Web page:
Influencer Marketing: What You Need to Know
In marketing, almost more than anywhere else, buzz words and phrases dominate the lexicon. For the last twelve months or so, the biggest of those buzzes has been ‘influencer marketing’- the process by which products or services are sold through the endorsement of influential people, most notably via social media. So, what do you need to know?
Unlike the majority of marketing buzzes however, the impact of the influencer doesn’t appear to be fading. So, what do you need to know?
The Rise of the Market Influencer
Despite the term being ‘like, so 2017’, influencer marketing has been going on for a very long time. In fact, you could go so far as to name Josiah Wedgewood as the first proponent, back in the 1760s, when he gained royal endorsement for his pottery and used it for marketing purposes. You can see the thread leading forward to modern practices. So yes, influencer marketing has been around for a very long time. The difference now is the way in which we define and use it, and this change has come about thanks to firstly the internet, and then social media.
With the internet granting access to an almost limitless audience, bloggers were the first to cotton onto the fact that if they wrote in glowing terms about products, much free stuff would likely come their way. Seeing the huge potential power – and relatively low cost – of ‘peer reviews’, the marketing industry soon got behind the process and was waiting with open arms when social media broke onto the scene allowing bloggers to become vloggers and Insta-posters, embracing every form of digital technology and social media to reach a growing online following. Consequently, anyone with a smartphone and an internet connection can now become an influencer. But what does this mean for you?
What are the Benefits of Influencer Marketing?
First and foremost, it can offer a tremendous ROI. Influencer marketing is no longer just about giving out free samples to potential reviewers – although that it still a very low-cost option – because even clearly indicated paid-for posts can garner a terrific response from a well-selected demographic.
And it’s that well-selected demographic that makes up a second benefit: by using the correct influencer, your marketing can become highly targeted, taking your products to an audience that are already likely to be interested.
Thirdly, and no less importantly, influencer marketing is not impacted by ad-blocking technology. PageFair reports that over 615 million devices have now been installed with some kind of ad-blocking, and that by 2017 11% of internet users were blocking all forms of advertising – a 30% increase on the previous year. With influencer marketing, the product is the main content: it can’t be blocked, and the viewer doesn’t want it to be.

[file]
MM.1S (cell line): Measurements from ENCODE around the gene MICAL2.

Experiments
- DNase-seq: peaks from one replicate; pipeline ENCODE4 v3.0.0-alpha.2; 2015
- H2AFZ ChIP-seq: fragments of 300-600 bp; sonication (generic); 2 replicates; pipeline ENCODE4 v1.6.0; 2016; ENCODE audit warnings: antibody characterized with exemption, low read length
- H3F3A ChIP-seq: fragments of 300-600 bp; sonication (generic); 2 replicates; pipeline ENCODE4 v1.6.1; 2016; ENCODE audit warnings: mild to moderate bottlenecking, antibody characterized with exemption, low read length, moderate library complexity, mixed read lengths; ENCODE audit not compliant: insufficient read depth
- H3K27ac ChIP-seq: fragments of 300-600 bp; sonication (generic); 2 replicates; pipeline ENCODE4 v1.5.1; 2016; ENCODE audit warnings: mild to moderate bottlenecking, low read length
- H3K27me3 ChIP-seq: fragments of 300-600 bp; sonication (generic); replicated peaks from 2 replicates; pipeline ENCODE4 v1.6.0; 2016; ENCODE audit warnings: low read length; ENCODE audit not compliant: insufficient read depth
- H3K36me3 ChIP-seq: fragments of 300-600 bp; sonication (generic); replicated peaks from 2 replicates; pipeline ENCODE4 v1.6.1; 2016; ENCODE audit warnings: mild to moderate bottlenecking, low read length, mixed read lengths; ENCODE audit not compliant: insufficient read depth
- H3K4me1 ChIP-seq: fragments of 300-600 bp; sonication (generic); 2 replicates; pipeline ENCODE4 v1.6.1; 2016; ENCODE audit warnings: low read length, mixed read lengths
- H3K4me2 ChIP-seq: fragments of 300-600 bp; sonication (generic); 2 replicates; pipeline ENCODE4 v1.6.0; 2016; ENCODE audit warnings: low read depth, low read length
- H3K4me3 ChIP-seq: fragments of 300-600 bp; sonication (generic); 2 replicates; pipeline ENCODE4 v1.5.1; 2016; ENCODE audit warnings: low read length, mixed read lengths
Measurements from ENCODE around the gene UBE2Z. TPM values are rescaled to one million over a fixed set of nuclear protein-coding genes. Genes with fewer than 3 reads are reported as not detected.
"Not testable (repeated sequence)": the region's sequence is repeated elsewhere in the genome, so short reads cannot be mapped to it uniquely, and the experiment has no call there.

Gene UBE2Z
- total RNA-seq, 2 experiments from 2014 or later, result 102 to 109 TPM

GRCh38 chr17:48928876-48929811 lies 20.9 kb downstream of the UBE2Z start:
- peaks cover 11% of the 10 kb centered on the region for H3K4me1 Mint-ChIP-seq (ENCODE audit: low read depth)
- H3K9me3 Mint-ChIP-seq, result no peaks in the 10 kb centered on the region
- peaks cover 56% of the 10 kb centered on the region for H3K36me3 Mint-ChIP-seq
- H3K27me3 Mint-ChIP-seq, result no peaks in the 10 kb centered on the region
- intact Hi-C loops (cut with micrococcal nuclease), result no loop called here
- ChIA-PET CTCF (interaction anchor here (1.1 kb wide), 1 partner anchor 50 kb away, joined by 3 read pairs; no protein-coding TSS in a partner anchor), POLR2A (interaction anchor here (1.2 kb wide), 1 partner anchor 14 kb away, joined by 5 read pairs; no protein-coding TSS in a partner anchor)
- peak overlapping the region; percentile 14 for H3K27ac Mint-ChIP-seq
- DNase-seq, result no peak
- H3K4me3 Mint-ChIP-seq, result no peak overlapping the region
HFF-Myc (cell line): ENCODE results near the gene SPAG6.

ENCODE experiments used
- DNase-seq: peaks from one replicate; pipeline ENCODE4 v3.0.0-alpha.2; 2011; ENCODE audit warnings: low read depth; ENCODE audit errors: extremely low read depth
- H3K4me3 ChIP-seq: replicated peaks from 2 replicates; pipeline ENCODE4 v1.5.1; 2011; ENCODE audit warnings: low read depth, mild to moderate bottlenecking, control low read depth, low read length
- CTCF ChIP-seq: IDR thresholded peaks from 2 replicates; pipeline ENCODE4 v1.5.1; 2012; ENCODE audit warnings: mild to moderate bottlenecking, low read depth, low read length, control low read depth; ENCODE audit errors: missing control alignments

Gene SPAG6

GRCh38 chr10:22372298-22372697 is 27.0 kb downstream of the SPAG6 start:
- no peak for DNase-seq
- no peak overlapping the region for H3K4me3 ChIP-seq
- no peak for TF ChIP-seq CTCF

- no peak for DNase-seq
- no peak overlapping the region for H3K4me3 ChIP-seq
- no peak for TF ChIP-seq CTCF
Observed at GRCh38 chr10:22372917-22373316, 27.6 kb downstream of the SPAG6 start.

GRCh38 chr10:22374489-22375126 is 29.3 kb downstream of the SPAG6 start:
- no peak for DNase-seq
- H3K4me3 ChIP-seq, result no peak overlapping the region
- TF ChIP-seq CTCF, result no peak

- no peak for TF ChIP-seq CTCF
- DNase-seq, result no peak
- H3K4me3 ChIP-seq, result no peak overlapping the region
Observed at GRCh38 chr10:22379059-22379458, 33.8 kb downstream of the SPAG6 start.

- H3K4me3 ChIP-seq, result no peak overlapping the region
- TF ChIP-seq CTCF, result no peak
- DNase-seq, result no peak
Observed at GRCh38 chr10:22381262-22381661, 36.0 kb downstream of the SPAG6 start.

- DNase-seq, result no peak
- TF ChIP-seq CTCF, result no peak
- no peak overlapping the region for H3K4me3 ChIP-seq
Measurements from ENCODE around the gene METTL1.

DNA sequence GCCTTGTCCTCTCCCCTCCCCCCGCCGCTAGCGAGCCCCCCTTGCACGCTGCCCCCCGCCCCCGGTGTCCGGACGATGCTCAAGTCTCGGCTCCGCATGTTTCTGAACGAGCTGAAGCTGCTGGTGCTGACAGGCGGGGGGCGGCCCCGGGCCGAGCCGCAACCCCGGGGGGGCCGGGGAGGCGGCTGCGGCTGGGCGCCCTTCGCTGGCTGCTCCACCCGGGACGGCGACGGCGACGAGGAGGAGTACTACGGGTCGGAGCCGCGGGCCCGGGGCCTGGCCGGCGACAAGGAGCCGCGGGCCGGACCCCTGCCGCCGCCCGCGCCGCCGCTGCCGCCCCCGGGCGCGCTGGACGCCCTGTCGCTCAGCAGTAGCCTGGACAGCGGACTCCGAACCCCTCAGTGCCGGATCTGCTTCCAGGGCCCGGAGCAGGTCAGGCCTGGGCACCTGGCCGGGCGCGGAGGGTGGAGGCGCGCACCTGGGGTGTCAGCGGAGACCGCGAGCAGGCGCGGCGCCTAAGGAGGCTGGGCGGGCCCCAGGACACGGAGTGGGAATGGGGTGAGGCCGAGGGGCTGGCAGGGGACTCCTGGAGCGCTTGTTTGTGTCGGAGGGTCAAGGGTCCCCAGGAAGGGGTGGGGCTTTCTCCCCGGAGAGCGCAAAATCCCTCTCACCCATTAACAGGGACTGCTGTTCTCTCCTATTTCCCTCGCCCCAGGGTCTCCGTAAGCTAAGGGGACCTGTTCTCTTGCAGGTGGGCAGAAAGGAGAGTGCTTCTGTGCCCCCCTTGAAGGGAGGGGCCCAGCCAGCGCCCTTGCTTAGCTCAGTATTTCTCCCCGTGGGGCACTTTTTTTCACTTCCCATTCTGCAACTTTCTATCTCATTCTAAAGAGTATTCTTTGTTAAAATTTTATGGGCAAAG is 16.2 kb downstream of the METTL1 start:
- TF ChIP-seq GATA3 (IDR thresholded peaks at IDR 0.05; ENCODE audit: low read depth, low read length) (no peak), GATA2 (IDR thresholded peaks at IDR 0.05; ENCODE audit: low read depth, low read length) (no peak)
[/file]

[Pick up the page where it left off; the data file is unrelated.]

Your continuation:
Finally, influencer marketing doesn’t just work to highlight a single product, but to boost brand awareness and authority. By being associated with the right influencer, a company gains credibility.
Five Types of Consumer Influencer
Influencers come in many forms, but how do you know which is the best for your business?
The celebrity influencer is famous (obviously) and has a large reach, with both a fan base and a media following. They can cross demographics and deliver an enormous ROI, but they usually require a large up-front investment, which isn’t always viable for the smaller company.
If you’re looking to launch a new product line, then the trendsetter influencer – usually social media stars, but also marketing platforms, such as Buzzfeed – can be the ideal starting point, particularly if your target demographic is the teen to young-adult category.
Bloggers were the first modern influencers, and they still hold a lot of clout. They are considered to be knowledgeable in their field and they are passionate about what they do, delivering your products – through reviews, how-to’s and advertising – to a dedicated niche audience.
The expert influencer is like the blogger, only with better credentials and they have an existing following – either via blogging, YouTube, Instagram, Facebook, Twitter, or a combination of all of the above – who are already interested in what they have to say.
Once you decide which influencer type will best suit your business, then there are endless tools to help you find them. You could just peruse Instagram and YouTube, but the likes of Followerwonk, Discover.ly and TweetDeck can be used to discover who’s trending, track the reach of individual influencers, and find out the kind of followers they attract.
So, what can we expect from the influencer scene as we look ahead?
How Will Influencer Marketing Change in the Next Year?
Ask anyone about the changing face of influencer marketing, and the very first area they will comment on is transparency. Until relatively recently it wasn’t uncommon for bloggers and vloggers to rave about a product or service without disclosing that they’d been paid to do so. While various global authorities put their collective feet down on this practice, it’s still not compulsory to highlight sponsored posts when linking them to social media. This is going to change. Instagram is leading the way with this, with ‘branded content’ options, but other social media sites will soon follow suit.
Influencer marketing is also likely to widen its net. Currently, 92% of businesses rely primarily on Instagram, and while the platform will remain the leader, Facebook, YouTube and Snapchat are all making gains.
Finally, experiential, or ‘on-ground’ marketing, will begin to work in tandem with the influencers, with real life events dovetailing with online activities.
With reduced television viewing and stronger online ad-blocking and regulation, everyone is agreed that influencer marketing is here to stay. It has become an important tool in a difficult environment. The trick now is to find a way for your business to use it wisely.